It was fashionable in certain circles to sneer at Dick's books. That he had been a jockey when young, and that he personally presented a new copy of each book to the Queen Mother, seemed to speak of an oeuvre which was cosy and lightweight. He was seen as not having the intellectual heft of a Forsyth or an Ambler, let alone a Deighton or a le Carré. To those who thought that, more fool them. (And in fairness, he could also boast some heavyweight aficionados. Kingsley Amis was a big fan, and even more so Philip Larkin, who put Dick alongside Thomas Hardy as the two greatest English novelists of all time.)
Dick was a craftsman from start to finish. His title game was consistently strong: For Kicks, Twice Shy, Odds Against, High Stakes, Whip Hand and many more are as punchy and concise as you could imagine. He knew his way round an opening sentence: the following are from the first four books I picked at random off the many on my shelves.
'Thursday, March 17th. I spent the morning in anxiety, the afternoon in ecstasy and the evening unconscious.'
'The Earl of October drove into my life in a pale blue Holden which had seen better days, and death and danger tagged along for the ride.'
''You're a spoilt bad-tempered bastard,' my sister said, and jolted me into a course I nearly died of.'
'Art Mathews shot himself, loudly and messily, in the centre of the parade ring at Dunstable races.'
He never wasted a word, yet he never shortchanged the reader either. His books were lean, clean, short and taut. He had a jockey's sense of pacing, knowing exactly when to canter and when to gallop. His set-piece scenes were wonderful. In Banker the hero is trapped in a horse box with a deranged horse trying to kick him to death, and Stephen King never wrote anything scarier or more visceral. In The Edge, the hero has to set a flare in the Canadian wilderness to stop two trains from crashing, and I held my breath longer than a free diver while reading it.
But to confine Dick to genre – 'just' a thriller writer, 'just' a mystery writer – is to do him an enormous disservice. He wrote men as well as anyone, equally sure-footed on the carapace of masculinity as on the shifting sands of fears and insecurities beneath that shell. The opening page of Proof, a widower reflecting on the infinite loneliness of an empty house, is heartbreaking. His heroes were good men, flawed men, ordinary men. They were jockeys and private investigators, wine merchants and toy makers, accountants and bankers, painters and photographers, diplomats and film directors.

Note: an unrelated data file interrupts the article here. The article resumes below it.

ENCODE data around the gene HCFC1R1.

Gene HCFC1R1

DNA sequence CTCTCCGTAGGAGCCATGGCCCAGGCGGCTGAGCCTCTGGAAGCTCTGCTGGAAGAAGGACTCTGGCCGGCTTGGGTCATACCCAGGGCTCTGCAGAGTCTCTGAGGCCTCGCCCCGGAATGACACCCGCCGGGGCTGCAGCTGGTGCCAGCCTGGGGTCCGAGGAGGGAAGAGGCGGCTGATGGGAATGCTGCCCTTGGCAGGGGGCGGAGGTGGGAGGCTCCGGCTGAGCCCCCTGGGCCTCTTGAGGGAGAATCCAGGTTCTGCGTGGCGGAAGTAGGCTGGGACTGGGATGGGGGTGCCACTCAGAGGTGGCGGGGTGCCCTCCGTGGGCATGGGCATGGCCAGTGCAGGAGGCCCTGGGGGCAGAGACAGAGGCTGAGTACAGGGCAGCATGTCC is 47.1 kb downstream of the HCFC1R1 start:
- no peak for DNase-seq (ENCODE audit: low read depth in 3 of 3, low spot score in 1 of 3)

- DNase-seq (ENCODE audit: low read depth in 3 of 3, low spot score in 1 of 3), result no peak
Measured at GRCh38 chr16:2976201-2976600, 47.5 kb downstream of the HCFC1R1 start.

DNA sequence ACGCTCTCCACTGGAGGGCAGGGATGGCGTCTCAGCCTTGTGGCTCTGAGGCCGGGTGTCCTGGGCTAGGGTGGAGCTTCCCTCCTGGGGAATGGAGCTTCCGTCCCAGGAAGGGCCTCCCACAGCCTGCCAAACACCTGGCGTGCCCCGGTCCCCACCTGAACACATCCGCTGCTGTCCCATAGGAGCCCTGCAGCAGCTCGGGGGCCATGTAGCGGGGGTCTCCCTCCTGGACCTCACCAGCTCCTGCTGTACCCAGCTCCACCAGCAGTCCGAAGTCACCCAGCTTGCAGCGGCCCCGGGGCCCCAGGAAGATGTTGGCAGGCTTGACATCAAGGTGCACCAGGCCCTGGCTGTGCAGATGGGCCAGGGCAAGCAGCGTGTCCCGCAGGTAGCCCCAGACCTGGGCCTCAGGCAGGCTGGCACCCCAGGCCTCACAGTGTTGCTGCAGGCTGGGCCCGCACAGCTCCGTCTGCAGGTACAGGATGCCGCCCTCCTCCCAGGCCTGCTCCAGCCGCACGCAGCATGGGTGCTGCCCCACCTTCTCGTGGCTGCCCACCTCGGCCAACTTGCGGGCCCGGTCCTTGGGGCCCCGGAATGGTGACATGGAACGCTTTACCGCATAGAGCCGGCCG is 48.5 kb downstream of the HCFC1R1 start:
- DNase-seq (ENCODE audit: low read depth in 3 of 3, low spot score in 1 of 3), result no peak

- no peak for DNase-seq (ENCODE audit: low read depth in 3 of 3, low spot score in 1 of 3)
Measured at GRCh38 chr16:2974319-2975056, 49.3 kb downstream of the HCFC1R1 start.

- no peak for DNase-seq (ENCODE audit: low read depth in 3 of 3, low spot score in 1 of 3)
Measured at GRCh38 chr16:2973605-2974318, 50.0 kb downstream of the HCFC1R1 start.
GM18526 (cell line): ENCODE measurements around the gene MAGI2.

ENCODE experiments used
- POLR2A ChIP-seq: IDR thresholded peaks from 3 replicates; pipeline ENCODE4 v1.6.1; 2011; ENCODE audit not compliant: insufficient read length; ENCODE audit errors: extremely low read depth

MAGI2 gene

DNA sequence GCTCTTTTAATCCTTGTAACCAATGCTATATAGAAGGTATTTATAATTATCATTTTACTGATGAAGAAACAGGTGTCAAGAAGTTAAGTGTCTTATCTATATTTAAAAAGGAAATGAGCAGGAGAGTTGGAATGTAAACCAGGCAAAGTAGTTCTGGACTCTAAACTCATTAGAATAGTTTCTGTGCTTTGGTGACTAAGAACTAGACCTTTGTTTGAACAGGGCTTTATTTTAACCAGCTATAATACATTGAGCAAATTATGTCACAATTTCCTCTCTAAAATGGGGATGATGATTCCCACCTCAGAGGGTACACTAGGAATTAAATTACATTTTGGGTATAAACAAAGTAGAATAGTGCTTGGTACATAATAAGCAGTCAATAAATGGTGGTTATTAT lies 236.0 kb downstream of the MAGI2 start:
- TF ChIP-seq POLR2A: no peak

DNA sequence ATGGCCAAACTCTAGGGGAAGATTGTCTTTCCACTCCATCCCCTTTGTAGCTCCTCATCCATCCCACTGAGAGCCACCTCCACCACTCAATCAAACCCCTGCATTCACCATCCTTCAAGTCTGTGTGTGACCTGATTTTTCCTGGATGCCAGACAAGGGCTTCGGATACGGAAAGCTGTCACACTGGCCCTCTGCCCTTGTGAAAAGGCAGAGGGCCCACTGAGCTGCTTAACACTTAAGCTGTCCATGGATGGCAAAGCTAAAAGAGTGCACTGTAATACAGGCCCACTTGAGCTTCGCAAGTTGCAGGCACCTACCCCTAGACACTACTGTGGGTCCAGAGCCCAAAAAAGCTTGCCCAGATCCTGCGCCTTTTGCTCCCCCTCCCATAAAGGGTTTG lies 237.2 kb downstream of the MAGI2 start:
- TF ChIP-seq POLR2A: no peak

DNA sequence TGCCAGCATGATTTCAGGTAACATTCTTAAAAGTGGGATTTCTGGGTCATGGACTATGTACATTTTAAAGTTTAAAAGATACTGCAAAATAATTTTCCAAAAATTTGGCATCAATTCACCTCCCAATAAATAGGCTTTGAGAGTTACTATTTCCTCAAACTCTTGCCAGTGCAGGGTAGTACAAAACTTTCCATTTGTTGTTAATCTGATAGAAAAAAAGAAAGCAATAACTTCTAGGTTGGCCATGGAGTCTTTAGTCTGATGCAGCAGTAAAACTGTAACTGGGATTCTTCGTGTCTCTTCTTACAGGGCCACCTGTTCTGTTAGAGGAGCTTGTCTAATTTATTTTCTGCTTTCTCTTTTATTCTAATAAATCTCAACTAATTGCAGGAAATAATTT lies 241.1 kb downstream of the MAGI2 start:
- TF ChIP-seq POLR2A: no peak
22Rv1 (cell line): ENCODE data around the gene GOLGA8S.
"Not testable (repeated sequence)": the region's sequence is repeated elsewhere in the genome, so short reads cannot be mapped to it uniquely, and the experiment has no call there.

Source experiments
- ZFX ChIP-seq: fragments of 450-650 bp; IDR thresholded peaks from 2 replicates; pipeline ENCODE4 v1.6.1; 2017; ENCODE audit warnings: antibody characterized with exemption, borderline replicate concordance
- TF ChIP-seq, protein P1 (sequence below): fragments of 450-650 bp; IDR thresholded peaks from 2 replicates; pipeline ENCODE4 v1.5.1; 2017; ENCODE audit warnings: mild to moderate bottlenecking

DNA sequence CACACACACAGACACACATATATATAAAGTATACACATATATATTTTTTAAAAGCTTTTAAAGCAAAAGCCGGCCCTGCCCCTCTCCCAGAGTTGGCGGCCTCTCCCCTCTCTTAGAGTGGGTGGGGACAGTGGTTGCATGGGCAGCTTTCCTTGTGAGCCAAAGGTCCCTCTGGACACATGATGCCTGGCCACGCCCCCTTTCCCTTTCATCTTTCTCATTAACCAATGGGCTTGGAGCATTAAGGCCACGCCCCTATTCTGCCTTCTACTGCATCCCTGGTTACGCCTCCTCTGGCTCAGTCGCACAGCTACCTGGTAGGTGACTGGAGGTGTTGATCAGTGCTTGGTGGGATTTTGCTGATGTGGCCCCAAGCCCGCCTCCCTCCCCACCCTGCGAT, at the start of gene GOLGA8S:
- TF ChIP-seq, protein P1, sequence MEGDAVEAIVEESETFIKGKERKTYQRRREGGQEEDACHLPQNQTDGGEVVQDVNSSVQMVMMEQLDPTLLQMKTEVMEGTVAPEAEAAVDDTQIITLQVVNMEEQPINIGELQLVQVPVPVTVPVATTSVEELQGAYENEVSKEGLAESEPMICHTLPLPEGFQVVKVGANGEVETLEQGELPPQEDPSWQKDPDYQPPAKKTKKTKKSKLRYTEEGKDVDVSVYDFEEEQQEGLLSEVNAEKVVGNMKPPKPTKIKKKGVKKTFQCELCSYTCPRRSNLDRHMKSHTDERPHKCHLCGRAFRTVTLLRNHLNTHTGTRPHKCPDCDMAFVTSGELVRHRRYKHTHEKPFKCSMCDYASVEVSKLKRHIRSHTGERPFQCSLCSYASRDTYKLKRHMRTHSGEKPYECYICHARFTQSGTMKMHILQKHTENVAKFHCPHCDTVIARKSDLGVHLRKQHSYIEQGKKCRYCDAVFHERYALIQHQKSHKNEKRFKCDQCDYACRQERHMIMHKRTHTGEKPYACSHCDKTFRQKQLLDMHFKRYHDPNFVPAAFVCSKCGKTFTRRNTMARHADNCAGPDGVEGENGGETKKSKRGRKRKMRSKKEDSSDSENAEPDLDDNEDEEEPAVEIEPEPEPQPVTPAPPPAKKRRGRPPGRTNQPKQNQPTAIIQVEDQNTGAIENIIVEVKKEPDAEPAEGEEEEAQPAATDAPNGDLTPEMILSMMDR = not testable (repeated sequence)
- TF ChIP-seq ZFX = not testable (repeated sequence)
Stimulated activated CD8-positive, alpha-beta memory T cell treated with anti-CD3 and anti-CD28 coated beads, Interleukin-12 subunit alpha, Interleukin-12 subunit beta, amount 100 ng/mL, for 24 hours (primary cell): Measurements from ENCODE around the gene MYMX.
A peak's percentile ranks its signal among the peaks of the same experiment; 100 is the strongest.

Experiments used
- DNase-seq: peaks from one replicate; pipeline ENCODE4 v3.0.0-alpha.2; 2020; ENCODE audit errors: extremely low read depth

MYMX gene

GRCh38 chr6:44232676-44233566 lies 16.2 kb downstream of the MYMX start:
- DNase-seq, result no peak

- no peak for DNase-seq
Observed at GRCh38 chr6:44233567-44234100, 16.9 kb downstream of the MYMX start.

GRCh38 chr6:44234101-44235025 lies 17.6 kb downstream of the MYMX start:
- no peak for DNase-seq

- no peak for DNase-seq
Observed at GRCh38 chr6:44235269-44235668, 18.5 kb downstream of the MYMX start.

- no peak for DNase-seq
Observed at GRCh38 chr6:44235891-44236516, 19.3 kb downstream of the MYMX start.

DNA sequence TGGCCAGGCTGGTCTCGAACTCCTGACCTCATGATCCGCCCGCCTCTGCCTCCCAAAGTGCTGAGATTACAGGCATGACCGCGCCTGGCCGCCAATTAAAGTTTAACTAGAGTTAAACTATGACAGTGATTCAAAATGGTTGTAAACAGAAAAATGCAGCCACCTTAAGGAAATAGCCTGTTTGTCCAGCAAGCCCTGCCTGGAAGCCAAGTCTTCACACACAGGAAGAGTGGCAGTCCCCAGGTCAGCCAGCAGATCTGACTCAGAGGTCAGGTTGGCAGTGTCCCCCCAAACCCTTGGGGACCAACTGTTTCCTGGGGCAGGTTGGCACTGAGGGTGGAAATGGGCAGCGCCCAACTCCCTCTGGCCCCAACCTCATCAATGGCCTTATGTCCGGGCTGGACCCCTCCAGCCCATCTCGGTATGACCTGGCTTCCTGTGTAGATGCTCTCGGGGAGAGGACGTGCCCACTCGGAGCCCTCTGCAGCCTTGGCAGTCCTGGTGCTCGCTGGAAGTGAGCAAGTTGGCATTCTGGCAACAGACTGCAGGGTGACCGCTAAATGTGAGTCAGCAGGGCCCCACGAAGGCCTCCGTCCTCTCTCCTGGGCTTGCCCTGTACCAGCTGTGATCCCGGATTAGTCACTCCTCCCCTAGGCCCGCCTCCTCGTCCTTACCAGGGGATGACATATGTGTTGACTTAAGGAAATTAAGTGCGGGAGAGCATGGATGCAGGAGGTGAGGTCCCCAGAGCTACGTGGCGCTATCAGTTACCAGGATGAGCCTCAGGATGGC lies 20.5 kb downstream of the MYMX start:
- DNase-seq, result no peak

They were all different, and yet at a deeper level they all fulfilled Raymond Chandler's dictum that 'down these mean streets a man must go who is not himself mean, who is neither tarnished nor afraid. He must be a complete man and a common man and yet an unusual man. He must be, to use a rather weathered phrase, a man of honour – by instinct, by inevitability, without thought of it, and certainly without saying it. He must be the best man in his world and a good enough man for any world. If there were enough like him, the world would be a very safe place to live in, without becoming too dull to be worth living in.'
In the world these men inhabited, right always triumphed, but not without effort and certainly not without cost. The villains they faced were never moustache-twirling global megalomaniacs: they were also in their own way ordinary people who through flaw and circumstance had gone bad. And bad in Dick's world often meant very bad. For example, the villains' modus operandi in For Kicks is both breathtakingly cruel and chillingly plausible. (For Kicks is also my favourite of all his books, closely followed by Nerve, The Edge, High Stakes, Twice Shy... and I could give you another five just like that, and another five too.)
Last but not least, Dick was not just a wonderful writer: he was a wonderful man too. I chose his life and books as my specialist subject for the semi-final of Mastermind in 1996, and he came to watch. In I've Started So I'll Finish, Magnus Magnusson's history of Mastermind, he wrote: 'For Boris, [losing the contest] scarcely mattered: he spent the rest of the evening at the feet of his hero, and loved every minute of it.'
Dick and I had dinner that night, and he single-handedly gave the lie to the 'never meet your heroes' adage. He was charming, funny and kind: a gentleman and a gentle man. Before he left, he gave me a copy of Come To Grief, and wrote inside 'Many congratulations on doing so well in Mastermind. How I wish you had won.' It is one of my most treasured possessions.
Dick Francis was born on Hallowe'en in 1920 and died on Valentine's Day in 2010. He would, I'm sure, have been glad to have given so much pleasure to so many people. He taught me an awful lot not just about writing, but also about life. He was the best.
Boris Starling is the best-selling author of Messiah, Storm, Vodka, Visibility, and Unconquerable: The Invictus Spirit. You can follow him on Twitter @vodkaboris